Nominations are due by 31 July of the current year. The nomination package is to include, besides the filled out AESS nomination form, a minimum of three endorsement letters by recognized space-oriented experts who have familiarity with the nominee's accomplishments and to describe the merit of the nominee's contributions to the AESS Field of Interest.
Submit nominations to the IEEE/AESS Awards Chairman, Erwin Gangl, at email@example.com See: http://www.ieee-aess.org for the AESS Field of Interests and select the awards tab for the nominations form and more details on the award.
Please nominate a worthy candidate, seeing your candidate win is a rewarding experience.
Erwin Gangl, LFIEEE
Chairman, IEEE-AESS Awards
10640 Willow Brook Rd.
Centerville, OH 45458-4739
AESS Awards at The Radar Conference
The AESS Awards Ceremony was held on 25 April at the IEEE Radar Conference in Oklahoma City, OK, USA. To see a recap pictorial of all the awards given, click here.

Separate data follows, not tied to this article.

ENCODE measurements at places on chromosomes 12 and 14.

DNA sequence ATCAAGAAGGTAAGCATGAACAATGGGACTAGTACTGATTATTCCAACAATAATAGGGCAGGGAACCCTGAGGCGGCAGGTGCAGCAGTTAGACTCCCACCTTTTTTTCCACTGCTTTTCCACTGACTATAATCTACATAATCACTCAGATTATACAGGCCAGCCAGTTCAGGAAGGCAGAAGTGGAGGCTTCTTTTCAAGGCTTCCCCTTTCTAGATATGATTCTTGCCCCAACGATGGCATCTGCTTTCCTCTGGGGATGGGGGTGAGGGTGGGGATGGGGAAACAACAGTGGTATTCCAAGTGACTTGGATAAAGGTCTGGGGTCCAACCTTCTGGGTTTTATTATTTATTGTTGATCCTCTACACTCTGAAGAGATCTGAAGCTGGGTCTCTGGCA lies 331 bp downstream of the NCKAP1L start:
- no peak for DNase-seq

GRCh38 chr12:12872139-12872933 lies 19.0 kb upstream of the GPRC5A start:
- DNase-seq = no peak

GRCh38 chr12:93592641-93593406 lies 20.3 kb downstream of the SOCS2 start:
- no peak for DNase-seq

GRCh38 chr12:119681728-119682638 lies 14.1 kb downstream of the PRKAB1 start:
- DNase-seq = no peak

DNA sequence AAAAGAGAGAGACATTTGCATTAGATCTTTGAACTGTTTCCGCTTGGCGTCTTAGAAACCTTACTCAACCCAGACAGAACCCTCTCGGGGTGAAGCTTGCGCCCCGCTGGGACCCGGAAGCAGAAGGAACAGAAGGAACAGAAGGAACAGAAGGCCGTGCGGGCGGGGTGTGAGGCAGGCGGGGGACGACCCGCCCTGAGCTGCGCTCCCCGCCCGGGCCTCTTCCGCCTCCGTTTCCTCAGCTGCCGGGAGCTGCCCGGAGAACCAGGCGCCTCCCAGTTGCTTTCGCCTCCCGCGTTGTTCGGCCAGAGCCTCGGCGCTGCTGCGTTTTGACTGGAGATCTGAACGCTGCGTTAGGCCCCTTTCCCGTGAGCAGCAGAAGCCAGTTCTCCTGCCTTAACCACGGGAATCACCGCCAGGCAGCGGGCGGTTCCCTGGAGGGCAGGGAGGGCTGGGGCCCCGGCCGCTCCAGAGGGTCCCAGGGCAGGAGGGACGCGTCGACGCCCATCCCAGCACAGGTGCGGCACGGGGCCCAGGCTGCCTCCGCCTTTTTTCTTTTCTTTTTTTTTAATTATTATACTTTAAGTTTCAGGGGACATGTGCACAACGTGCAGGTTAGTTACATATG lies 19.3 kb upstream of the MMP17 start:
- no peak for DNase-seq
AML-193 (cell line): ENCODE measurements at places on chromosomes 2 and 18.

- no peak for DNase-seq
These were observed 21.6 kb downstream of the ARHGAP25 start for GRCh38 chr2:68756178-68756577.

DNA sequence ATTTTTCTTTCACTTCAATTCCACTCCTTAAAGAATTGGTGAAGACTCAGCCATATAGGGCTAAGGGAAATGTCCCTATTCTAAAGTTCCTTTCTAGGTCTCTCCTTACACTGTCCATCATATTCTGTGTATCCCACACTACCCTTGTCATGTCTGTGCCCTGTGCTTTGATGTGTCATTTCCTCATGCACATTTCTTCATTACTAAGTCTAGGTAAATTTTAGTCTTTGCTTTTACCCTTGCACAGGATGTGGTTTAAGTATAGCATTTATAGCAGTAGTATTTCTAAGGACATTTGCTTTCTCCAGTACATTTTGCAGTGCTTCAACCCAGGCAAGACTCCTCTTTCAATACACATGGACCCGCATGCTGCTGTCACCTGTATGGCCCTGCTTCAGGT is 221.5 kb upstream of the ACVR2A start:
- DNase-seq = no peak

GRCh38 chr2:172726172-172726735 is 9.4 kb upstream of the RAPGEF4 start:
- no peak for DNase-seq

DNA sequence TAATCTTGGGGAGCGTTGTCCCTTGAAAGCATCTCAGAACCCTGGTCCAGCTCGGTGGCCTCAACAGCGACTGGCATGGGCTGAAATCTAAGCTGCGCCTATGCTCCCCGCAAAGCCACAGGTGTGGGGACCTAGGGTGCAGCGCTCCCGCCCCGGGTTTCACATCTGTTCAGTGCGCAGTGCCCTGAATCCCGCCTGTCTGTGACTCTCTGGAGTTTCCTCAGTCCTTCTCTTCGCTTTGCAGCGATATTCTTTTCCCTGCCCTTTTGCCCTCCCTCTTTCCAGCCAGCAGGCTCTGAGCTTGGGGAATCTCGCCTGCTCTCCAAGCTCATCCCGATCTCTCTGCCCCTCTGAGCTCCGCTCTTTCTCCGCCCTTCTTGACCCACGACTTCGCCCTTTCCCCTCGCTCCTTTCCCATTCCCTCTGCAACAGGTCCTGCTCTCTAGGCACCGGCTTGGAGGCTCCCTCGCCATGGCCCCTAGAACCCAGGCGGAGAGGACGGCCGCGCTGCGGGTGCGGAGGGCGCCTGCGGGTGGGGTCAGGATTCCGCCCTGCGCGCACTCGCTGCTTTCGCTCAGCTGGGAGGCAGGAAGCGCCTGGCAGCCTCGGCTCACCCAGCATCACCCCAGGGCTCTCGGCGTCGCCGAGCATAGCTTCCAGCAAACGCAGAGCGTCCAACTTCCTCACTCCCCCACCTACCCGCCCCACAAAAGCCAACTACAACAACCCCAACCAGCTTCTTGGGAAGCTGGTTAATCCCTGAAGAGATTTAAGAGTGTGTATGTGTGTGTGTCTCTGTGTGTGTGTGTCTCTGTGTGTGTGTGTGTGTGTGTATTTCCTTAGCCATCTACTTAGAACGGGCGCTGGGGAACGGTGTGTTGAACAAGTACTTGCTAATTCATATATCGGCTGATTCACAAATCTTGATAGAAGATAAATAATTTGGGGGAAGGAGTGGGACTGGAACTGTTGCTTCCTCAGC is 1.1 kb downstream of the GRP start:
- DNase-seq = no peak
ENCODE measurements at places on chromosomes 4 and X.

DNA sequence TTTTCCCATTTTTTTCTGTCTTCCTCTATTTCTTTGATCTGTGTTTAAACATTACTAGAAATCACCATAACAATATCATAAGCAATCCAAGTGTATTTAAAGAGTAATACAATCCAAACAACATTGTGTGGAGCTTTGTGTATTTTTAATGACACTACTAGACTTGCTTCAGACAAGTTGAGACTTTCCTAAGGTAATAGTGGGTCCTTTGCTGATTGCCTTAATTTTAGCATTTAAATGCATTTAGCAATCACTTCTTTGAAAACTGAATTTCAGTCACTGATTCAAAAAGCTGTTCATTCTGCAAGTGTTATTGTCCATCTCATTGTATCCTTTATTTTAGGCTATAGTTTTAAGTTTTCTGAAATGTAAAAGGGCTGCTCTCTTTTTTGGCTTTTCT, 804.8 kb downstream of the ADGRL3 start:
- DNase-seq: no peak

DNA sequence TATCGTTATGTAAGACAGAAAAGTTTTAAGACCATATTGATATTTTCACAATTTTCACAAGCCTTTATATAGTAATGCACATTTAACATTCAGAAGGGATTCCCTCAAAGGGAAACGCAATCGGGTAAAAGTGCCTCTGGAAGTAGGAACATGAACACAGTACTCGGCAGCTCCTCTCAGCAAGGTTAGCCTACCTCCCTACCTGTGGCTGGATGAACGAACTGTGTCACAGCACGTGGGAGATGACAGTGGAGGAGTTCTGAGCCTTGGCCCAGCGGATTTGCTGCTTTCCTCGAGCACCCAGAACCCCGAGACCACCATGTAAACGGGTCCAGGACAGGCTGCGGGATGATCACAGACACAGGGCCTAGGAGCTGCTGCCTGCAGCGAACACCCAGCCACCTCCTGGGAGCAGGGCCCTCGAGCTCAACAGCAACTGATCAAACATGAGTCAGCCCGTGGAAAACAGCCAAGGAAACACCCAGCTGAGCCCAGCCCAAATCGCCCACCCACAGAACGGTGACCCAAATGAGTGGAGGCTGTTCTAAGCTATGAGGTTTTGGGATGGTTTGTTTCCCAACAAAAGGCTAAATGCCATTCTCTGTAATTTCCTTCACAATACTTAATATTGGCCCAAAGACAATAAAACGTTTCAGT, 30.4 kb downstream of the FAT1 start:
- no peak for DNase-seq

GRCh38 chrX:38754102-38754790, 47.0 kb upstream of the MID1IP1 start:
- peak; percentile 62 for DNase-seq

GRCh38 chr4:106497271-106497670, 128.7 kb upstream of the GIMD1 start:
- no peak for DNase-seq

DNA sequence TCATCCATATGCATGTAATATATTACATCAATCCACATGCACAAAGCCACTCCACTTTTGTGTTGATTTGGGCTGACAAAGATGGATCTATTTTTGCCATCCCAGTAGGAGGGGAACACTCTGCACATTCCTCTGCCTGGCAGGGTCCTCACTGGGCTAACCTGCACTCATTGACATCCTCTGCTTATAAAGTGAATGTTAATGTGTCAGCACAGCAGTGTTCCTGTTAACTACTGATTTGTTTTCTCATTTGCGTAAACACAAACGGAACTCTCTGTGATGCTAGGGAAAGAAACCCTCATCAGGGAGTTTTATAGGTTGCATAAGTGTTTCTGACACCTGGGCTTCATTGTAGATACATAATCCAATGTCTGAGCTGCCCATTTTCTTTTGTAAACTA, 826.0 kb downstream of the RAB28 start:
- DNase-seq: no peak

2018 Walter Fried Award
Congratulations to Joe Khalife and Zak M. Kassas on receiving the 2018 Walter Fried Award at the 2018 PLANS Conference for the for the best technical paper entitled "Precise UAV Navigation with Cellular Carrier Phase Measurements."
AESS Exceptional Service Award
Congratulations to Sabrina Greco on receiving the IEEE AESS Exceptional Service Award that was recently presented to her at the IEEE AESS Board of Governors Meeting!
Technical Operations is responsible for oversite of the Technical Panels for the AESS Board of Governors.
The panels hold multiple meetings per year throughout the world, typically where conferences relevant to their technical interests are taking place. Creation of IEEE standards and support of IEEE Conferences are the major thrust of technical panels. Each panel operates under its own charter and bylaws. Be sure to click the appropriate Technical Panel button above for more information on that panel.